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Photography is BOTH art and craft. Art in seeing potential images, and in visualizing how that potential can be converted into strong visual statements. And craft in dealing with the technical issues involved in exposing film, making prints, matting and framing, etc.


The same can be said of other forms of visual art. Michaelangelo is aguably one of the most profound artists of all time, and yet there was an awful lot of craft involved in painting the Sistene ceiling, or hacking a statue of David from a ratty old chunk of marble. I'll bet his collection of chisels would have made even Norm Abrams jealous.



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"So what do you all think? Art or craft? If you feel you need to qualify your response, do so, but the first word I would like to read is either art or craft, so I can take a "head" count sort of speak..."


Both. Sometimes only one or the other.


A snapshot,catalog,news or fashion all start with craft. They can rise to art but usually that's not the point.


Other times it's the exact opposite. It starts with Art and the craft element isn't that important. The vision matters more then the craft elements.


Oh and "Master" Norm only likes things that plugin. If you've seen how he treats the chisels he has you know he'd never appreciate a good chisel and I hope he never touches one.

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Photographers are just another craftsperson. Some are more skilled in their craft than others. That does not make them an artist.

Some have an "eye" that others don't, and it has little to do with skill. Some have skills (craft), and an "eye". Often these people are referred to as "talented".


Art, is in the eye of the beholder.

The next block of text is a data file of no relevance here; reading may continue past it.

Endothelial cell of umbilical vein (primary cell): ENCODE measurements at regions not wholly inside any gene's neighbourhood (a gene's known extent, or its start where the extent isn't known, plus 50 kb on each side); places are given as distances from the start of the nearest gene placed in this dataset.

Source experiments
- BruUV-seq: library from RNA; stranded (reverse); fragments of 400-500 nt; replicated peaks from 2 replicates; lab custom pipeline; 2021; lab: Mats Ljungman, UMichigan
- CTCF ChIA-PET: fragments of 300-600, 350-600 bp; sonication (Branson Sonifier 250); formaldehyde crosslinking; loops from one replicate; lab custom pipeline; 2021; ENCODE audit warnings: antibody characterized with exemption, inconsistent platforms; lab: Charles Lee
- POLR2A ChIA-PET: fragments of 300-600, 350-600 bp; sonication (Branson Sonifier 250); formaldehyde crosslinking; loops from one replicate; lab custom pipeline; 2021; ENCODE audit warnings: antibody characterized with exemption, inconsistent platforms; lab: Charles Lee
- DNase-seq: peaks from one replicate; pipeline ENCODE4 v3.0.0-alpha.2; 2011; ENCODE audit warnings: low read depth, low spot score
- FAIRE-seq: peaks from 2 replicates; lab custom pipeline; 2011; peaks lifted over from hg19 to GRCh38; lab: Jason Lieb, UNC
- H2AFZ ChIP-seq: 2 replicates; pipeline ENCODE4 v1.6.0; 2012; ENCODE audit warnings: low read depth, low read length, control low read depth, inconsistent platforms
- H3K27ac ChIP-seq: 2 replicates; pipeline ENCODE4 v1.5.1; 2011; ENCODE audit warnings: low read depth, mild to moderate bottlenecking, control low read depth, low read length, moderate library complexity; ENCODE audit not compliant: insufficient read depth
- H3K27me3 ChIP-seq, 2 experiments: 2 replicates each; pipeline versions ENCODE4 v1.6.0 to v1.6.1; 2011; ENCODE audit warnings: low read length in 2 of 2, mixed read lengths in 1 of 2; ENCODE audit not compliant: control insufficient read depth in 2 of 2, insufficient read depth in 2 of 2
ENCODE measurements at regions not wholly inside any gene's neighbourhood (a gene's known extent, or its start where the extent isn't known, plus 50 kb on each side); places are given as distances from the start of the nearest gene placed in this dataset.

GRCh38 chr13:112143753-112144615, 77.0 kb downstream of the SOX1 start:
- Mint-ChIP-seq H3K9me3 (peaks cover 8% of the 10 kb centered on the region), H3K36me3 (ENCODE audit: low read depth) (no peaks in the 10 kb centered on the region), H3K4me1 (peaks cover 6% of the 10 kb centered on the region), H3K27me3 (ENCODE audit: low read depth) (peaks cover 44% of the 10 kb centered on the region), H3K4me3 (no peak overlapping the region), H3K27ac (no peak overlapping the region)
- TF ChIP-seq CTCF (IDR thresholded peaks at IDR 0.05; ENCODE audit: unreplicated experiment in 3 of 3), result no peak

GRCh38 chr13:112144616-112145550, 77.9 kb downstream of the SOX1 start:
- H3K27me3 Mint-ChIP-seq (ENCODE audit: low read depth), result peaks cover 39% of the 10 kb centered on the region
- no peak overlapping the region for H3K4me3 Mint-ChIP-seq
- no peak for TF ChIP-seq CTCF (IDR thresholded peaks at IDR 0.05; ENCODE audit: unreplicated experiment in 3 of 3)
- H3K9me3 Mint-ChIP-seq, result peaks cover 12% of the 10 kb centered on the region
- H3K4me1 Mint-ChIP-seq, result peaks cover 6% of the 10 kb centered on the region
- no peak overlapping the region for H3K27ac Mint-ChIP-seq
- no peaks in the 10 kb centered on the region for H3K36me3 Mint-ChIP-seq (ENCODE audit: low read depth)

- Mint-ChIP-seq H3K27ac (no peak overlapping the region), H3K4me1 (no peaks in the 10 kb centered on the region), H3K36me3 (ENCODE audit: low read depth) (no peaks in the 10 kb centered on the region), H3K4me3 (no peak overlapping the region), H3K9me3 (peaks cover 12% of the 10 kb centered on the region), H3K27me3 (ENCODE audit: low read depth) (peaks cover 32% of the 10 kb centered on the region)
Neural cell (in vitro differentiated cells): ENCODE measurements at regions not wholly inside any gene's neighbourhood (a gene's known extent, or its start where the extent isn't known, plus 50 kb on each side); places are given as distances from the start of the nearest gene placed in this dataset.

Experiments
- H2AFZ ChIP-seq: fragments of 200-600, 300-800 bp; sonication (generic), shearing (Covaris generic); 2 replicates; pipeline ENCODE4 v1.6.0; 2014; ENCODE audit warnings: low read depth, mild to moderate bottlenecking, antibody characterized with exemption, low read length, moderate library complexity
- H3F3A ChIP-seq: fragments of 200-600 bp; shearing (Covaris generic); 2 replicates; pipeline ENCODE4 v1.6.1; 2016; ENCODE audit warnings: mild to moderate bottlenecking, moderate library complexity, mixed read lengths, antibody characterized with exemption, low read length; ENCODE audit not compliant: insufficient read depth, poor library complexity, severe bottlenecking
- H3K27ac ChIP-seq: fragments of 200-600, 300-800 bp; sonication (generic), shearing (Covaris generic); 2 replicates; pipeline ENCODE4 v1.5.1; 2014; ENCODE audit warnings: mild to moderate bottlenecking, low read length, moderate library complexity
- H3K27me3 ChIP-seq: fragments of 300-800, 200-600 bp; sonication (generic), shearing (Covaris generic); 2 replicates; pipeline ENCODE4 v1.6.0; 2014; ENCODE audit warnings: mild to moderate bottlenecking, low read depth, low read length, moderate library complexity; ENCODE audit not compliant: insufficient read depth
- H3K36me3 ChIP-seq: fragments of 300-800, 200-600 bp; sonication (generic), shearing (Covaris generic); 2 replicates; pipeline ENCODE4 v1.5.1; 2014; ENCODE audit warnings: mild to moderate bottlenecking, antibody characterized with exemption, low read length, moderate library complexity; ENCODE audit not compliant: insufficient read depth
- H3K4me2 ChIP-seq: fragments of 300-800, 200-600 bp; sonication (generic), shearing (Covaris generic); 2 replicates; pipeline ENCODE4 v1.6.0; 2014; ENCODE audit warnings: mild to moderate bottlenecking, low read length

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From my point of view, art is in the moving. When some one is moved, its art (at least to those moved). When no one is moved, its not (art). I have never understood the commonly proliferated idea that art is in the creation. IMO, a painting is no more considered art by the virtue of its creation than a photograph, sculpture, 3D work with animal dung or whatever. One persons masterpiece is a work of revulsion to others, ala the infamous "Piss Christ". Art is in the moving, and last time I checked, most people if asked, will recall having had moving experiences with photographs. So is photography art? It can be, just like any other artistic medium.
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It is both, but timing is the critical variable. Early on it is the mastery of the craft that drives the process with modest attempts at art. This is evidenced by the reading and copying what others have been successful with concerning films, chemistry, darkroom technque, equipment etc. etc. etc.


When hard work, experience and dedication result in finding your expressive skill set, now the pivotal "art" sequence either begins or one simply stays at the craft point stagnating and wondering what to do next. I call this the pretty picture syndrome and many times it (rightfully)causes reality to set in and a regression to 35mm or 6x7 takes place. And that can be a very good thing. Nothing worse than a sharp photograph of a fuzzy concept as Ansel is quoted as saying. Without emotion or an ability to enter the emotional variables of the realm of true expressive art it is wasted energy and when mental frustration sets in. Just my $0.02.